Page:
Tohono Chul flower book is garden-friendly

2012-06-03T00:00:00Z Tohono Chul flower book is garden-friendlyElena Acoba Special To The Arizona Daily Star Arizona Daily Star

Author Sue Feyrer had gardeners in mind when she updated her book about flowers at Tohono Chul Park.

Feyrer, a park volunteer for 10 years, added planting and care information on 112 species listed in the recently released second edition of "The Flowering Plants of Tohono Chul Park."

Her intent for the 2009 original book was to create a guide to help park docents and visitors identify about 90 flowers on the grounds.

But that first edition also became popular with gardeners.

"It's turned out to be very useful as a landscaping guide," she says.

In the new version, Feyrer adds sun and watering requirements for each entry and notes special features, such as whether a plant is an Arizona native; susceptible to rabbit grazing; or attractive to hummingbirds, butterflies or bees.

The entries are divided by color. Each includes scientific and common names, characteristics, ethnobotanical uses and photographs that Feyrer took.

There's also a table showing when plants bloom.

Even after logging more than a year of work on the book, Feyrer didn't quite cover all of the plants at Tohono Chul. It doesn't list most succulents and trees, as well as several of the numerous penstemons.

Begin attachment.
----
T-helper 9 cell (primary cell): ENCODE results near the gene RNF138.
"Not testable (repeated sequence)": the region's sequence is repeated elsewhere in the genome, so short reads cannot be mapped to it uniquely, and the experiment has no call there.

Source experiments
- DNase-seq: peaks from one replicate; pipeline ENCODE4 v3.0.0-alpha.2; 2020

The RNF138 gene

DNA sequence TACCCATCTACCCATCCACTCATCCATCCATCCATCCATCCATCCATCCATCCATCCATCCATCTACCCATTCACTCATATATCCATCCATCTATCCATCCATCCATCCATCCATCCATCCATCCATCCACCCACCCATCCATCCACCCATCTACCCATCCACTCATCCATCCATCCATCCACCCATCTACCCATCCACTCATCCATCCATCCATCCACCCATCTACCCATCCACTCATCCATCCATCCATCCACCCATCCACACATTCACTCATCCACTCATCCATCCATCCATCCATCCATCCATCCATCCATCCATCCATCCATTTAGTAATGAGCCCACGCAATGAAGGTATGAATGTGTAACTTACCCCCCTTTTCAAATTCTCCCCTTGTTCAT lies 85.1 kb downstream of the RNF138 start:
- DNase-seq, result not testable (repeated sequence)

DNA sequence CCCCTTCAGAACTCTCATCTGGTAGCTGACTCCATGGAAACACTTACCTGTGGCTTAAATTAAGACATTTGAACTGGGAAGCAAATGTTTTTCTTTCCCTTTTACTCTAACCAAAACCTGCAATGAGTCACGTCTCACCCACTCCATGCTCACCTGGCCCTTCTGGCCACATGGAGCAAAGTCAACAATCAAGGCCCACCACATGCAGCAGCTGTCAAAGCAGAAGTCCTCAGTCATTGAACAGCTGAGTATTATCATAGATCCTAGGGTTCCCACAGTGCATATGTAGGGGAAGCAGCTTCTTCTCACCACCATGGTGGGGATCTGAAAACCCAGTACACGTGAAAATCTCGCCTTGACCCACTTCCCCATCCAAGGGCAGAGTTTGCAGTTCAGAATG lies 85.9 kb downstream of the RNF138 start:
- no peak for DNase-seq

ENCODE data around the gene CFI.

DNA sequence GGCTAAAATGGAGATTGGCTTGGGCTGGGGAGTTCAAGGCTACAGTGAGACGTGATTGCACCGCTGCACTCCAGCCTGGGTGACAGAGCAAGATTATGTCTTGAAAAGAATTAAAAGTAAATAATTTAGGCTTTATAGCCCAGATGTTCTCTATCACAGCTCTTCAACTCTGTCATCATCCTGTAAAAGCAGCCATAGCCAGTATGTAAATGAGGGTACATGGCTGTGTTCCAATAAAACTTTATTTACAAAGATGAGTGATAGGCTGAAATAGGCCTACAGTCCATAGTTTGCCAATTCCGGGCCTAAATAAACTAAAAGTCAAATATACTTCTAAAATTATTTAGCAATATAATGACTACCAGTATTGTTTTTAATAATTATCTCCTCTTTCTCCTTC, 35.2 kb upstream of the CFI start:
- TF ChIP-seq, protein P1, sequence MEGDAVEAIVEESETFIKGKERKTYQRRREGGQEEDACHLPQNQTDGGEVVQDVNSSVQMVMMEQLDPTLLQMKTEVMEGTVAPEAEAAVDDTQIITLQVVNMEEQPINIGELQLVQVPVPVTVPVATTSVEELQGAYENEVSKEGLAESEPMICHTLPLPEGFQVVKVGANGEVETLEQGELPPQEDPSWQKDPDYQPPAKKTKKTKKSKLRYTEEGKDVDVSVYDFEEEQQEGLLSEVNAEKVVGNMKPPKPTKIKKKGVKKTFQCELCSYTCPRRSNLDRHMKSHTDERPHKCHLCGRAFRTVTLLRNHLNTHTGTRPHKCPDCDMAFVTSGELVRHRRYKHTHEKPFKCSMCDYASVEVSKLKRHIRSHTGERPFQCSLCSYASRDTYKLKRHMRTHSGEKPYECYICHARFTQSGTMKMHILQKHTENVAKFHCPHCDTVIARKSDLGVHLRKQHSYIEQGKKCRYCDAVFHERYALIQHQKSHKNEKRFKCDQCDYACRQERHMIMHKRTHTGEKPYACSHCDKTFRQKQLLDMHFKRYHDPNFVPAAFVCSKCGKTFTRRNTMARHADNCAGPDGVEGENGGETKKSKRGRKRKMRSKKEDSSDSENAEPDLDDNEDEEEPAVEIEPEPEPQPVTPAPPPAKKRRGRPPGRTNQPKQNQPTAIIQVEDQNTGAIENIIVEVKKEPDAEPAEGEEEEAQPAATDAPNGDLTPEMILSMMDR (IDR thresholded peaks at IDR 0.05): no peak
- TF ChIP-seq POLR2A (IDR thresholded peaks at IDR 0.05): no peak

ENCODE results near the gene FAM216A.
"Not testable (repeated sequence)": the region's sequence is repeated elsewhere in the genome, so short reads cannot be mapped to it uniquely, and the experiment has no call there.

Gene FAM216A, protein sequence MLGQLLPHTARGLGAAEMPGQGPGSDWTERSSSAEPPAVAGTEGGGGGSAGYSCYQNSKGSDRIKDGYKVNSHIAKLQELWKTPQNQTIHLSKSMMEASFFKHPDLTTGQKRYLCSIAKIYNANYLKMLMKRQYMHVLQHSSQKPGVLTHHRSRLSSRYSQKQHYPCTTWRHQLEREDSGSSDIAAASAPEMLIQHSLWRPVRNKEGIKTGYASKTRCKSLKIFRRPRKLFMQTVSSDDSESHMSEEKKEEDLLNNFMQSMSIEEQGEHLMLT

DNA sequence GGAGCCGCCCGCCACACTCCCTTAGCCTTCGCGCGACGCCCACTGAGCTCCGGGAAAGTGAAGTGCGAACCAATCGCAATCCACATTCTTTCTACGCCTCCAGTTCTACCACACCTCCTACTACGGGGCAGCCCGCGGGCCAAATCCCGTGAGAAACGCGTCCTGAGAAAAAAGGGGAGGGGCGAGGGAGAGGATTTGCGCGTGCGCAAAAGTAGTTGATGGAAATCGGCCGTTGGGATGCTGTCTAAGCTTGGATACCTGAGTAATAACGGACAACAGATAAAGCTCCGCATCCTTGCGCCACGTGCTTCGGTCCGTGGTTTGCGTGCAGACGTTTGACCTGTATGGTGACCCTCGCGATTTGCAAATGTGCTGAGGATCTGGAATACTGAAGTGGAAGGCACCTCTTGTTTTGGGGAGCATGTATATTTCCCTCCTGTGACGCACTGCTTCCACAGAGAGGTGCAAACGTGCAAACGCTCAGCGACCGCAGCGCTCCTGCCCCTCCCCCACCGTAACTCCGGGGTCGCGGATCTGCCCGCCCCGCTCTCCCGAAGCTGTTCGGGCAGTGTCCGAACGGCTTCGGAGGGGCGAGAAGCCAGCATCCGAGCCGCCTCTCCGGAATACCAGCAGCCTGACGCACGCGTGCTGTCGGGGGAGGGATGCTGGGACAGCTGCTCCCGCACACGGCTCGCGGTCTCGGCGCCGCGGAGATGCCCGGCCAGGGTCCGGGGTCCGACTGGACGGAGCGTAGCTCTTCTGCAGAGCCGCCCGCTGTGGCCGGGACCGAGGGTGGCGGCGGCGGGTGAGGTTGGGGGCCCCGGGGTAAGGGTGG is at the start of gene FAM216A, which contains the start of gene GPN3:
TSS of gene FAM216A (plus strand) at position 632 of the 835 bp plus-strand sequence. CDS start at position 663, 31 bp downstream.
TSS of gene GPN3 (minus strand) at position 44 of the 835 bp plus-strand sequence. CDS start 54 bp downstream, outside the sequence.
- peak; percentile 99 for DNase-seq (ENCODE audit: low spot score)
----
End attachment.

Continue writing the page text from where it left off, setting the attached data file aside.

She hopes to publish a book on the cacti and succulents someday.

Feyrer spends about 60 hours a month as a volunteer in the greenhouse. She donates book-sale proceeds to the park as her way to contribute financially.

"I am very much a fan of Tohono Chul Park," she says.

"I love all the time I spend there, and I wanted to do something for them."

Feyrer's favorites

Sue Feyrer lists three of her favorite plants from her book, "The Flowering Plants of Tohono Chul Park."

• Gold ball lead tree

(Leucana retusa) sports yellow flower balls. The small, treelike shrub "always reminds me of a Dr. Seuss story," she says.

• Mexican sunflower

(Tithonia fruticosa) is a recent addition to her garden. It grows up to 12 feet tall and sports orange florets in the center and yellow florets on the outer edge of the flower head.

• Queen's wreath vine

(Antigonon leptopus) hasn't made its way into Feyrer's garden yet, but she hopes to soon add the 20-foot vine that sports clusters of small, pink flowers.

"The Flowering Plants of Tohono Chul Park"

• Author: Sue Feyrer.

• Published: In February. Designed by Tohono Chul Park, printed by West Press.

• Details: Paperback, 56 pages, $10.95, $11.95 online.

• Available: Tohono Chul Park gift shops and online store at www.tohonochulpark.org/cart/books

Contact local freelance writer Elena Acoba at acoba@dakotacom.net

Copyright 2014 Arizona Daily Star. All rights reserved. This material may not be published, broadcast, rewritten or redistributed.

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